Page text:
Hedwig & the Angry Inch BROADWAY REVIEWS

Photo: Joan Marcus


  • NBC


  • AMNY

Opening Night:
April 22, 2014
September 13, 2015

Theater: Belasco Theatre / 111 West 44th Street, New York, NY, 10036


Hedwig and the Angry Inch is a musical comedy that tells the story of a fictional rock 'n' roll band, fronted by Hedwig, a transgender woman and “internationally ignored song stylist” from East Berlin.

  • NEW YORK TIMES REVIEW OF Hedwig & the Angry Inch

    This Is No Doctor. And No Lothario, Either.
    ‘Hedwig and the Angry Inch’ Stars Neil Patrick Harris

    Ben Brantley

    April 22, 2014: Do not be alarmed by recent reports that Neil Patrick Harris, an irresistibly wholesome television presence, has fallen deeply and helplessly into the gap that separates men from women, East from West, and celebrity from notoriety. There’s no need to fear for his safety, much less his identity. Quite the contrary. Playing an “internationally ignored song stylist” of undefinable gender in Hedwig and the Angry Inch, Mr. Harris is in full command of who he is and, most excitingly, what he has become with this performance. That’s a bona fide Broadway star, the kind who can rule an audience with the blink of a sequined eyelid.

  • TIME OUT NEW YORK REVIEW OF Hedwig & the Angry Inch

    Hedwig and the Angry Inch: Review by David Cote

    David Cote

    April 22, 2014: The omnitalented Neil Patrick Harris plays the titular crotch-botched German rock singer in the first Broadway production of John Cameron Mitchell and Stephen Trask's genre-bending 1998 rock musical. Transitioning from child star to adult gay icon, sitcom prince and social-media wizard, Neil Patrick Harris always seemed to be a cultural rock star. But in his latest reinvention, it turns out that the actor is, y’know, an actual rock star. As the imperious, spurned, fright-bewigged, sweaty glitterbomb at the heart of Hedwig and the Angry Inch, Harris makes Broadway rock harder than it ever has before.

  • NBC NEW YORK REVIEW OF Hedwig & the Angry Inch

    Hedwig and the Angry Inch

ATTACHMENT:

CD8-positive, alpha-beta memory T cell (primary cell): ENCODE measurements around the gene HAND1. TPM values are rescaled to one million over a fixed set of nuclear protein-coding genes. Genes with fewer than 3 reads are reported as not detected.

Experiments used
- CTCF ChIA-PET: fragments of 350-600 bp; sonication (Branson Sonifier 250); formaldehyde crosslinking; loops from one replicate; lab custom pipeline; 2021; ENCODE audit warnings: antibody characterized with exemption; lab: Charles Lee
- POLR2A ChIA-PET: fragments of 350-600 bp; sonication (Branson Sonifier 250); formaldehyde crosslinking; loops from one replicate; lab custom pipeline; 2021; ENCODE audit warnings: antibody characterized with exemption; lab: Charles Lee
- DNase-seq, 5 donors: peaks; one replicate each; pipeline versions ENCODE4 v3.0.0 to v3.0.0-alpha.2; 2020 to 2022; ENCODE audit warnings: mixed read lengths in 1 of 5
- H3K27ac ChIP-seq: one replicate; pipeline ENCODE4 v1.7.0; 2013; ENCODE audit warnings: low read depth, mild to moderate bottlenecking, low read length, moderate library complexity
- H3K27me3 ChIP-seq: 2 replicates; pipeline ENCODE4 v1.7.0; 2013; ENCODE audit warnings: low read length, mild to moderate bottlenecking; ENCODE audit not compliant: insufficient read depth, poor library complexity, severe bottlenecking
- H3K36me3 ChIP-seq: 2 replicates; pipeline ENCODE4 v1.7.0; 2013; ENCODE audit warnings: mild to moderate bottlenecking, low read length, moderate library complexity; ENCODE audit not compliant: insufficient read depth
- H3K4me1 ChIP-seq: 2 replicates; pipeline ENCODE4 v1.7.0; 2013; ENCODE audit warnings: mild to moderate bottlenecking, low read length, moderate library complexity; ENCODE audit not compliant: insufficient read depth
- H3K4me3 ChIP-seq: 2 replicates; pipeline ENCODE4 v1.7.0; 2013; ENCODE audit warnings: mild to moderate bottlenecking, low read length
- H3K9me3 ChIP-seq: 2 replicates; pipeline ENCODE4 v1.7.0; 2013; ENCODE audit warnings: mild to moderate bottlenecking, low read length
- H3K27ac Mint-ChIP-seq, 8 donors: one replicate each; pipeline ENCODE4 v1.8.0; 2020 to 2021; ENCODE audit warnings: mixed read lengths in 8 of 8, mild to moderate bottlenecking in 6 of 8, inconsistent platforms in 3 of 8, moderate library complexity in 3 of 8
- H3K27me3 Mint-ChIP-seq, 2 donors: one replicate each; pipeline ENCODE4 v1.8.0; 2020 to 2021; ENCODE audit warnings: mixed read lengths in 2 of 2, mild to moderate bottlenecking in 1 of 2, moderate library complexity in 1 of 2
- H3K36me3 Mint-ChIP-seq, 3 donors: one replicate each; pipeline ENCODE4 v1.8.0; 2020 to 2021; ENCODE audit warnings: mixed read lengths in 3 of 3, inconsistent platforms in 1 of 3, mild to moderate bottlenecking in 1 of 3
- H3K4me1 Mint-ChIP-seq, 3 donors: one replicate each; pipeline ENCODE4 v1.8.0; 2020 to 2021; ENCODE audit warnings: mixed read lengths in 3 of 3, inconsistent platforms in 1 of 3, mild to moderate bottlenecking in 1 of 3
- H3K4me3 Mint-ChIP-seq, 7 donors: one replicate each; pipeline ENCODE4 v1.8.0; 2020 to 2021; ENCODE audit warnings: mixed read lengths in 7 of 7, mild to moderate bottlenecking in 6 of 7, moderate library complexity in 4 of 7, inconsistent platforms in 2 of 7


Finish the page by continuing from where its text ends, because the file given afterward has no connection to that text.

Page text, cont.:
Robert Kahn

    April 22, 2014: If David Belasco’s ghost really does haunt the balcony of his namesake theater off Sixth Avenue, as Neil Patrick Harris declares at the start of Hedwig and the Angry Inch, he is, by now, both deaf and blind. That’s not such a bad thing. If you’ve gotta lose two key senses, I can think of no more auspicious way to bid them auf wiedersehen than via the 95-minute stretch of ear-splitting rock and aggressive strobe-lighting that is the new take on Hedwig, the John Cameron Mitchell and Stephen Trask musical about a rock-and-roll band fronted by an East German singer disfigured in a botched sex change operation.

  • VARIETY REVIEW OF Hedwig & the Angry Inch

    Broadway Review: ‘Hedwig and the Angry Inch’ Starring Neil Patrick Harris

    Marilyn Stasio

    April 22, 2014: The screaming starts when a bespangled Neil Patrick Harris parachutes onstage in Hedwig and the Angry Inch and doesn’t stop until he’s back in his dressing room. That’s the kind of rock-star performance he gives in this spectacular revival — helmed with fabulous flash by Michael Mayer — of the 1998 musical (and later movie) by John Cameron Mitchell (book) and Stephen Trask (music & lyrics). Harris’ Hedwig is an imperfectly transformed transvestite who grew up in East Berlin before the wall came down, resplendent in the punk drag of a nihilistic rocker but still concealing a heap of hurt under her wig.

  • AM NEW YORK REVIEW OF Hedwig & the Angry Inch

    'Hedwig and the Angry Inch' review: Neil Patrick Harris not fully developed, but enjoyable

    Matt Windman

    April 22, 2014: Neil Patrick Harris, who appeared on Broadway three times before being scooped up by How I Met Your Mother for nine years, still managed to maintain a regular presence in the theater by hosting the Tony Awards no less than four times. Now that his long-running sitcom has ended, not only is Harris back onstage, he is tackling one of the most outsized, flamboyant and intense musical theater roles ever created in the first Broadway staging of Hedwig and the Angry Inch.



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